The Tyne and Wear Underground will be much more like the London Underground system – and passengers will be able to access the internet while traveling, according to a Nexus official.
Nexus Director of Transportation Strategy Philip Meikle revealed the company’s plans to revamp the light rail system at a conference held at the Royal Grammar School last night (Wednesday, November 7).
At the conference, hosted by the Northumberland & Newcastle Society, Meikle detailed specifications for Nexus ‘new train fleet, which will include built-in Wi-Fi, acclimatization, improved’ shock resistance ‘and’ improved incredible performance ”.
The new fleet will also see London Underground style seats, with the ability to walk from one end of the train to the other.
Nexus will purchase 42 of these new trains, allowing them to run at a frequency of one train every 10 minutes – one more train every hour than their current capacities.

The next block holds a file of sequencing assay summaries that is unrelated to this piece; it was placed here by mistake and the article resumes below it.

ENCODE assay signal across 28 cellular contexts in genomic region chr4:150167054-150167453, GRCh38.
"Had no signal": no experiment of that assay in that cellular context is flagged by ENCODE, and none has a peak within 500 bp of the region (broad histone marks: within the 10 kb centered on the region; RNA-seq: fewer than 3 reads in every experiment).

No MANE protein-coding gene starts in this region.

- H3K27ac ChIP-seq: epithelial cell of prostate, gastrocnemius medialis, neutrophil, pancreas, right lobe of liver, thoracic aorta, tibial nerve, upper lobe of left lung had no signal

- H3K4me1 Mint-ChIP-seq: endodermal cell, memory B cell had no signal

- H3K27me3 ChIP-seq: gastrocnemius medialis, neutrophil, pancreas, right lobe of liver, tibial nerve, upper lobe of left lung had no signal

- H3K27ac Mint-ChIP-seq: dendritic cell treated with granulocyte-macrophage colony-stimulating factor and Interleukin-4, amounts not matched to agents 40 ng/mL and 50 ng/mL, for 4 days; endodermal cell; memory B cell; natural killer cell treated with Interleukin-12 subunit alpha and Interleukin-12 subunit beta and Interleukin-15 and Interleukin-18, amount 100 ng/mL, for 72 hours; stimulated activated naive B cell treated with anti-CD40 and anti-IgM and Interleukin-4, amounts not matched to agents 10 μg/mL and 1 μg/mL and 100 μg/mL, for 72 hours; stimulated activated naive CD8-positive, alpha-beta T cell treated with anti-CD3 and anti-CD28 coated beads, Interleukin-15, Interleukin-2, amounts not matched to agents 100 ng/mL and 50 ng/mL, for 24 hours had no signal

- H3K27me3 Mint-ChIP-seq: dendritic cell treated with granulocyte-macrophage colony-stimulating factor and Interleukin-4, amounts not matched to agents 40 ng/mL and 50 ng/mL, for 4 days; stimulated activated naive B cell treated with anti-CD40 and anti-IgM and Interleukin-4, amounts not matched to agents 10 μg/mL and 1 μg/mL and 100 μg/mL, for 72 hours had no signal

Current trains are among the “oldest” in the world still in service, some dating from the 1970s.
In June, Nexus announced that they had ‘secured a government grant of £ 337million for the projected cost of £ 362million of the design and construction of a new fleet of Metro trains and a new train maintenance depot ”, with the three remaining bidders for the project listed as CAF, Hitachi Rail Ltd and Stadler.
The new maintenance depot will be located in Gosforth. The depot is part of Metro’s five-year “Flow Project”, which will see them convert existing freight lines to dual-use tracks, thereby reducing congestion on the rail network.
Meikle said the project will allow the metro system to accommodate “30,000 additional passengers per day”, adding to their 36 million annual passengers in 2018/19.
The project is presented as a stimulus for the local economy, because “each [Metro] trip is worth £ 8.50 for the local economy. The improved rail network will provide “better access to employment”, while “reducing road congestion and pollution”.
The lecture took place at the Miller Theater at the Royal Grammar School and is part of a series of lectures from the Northumberland & Newcastle Society.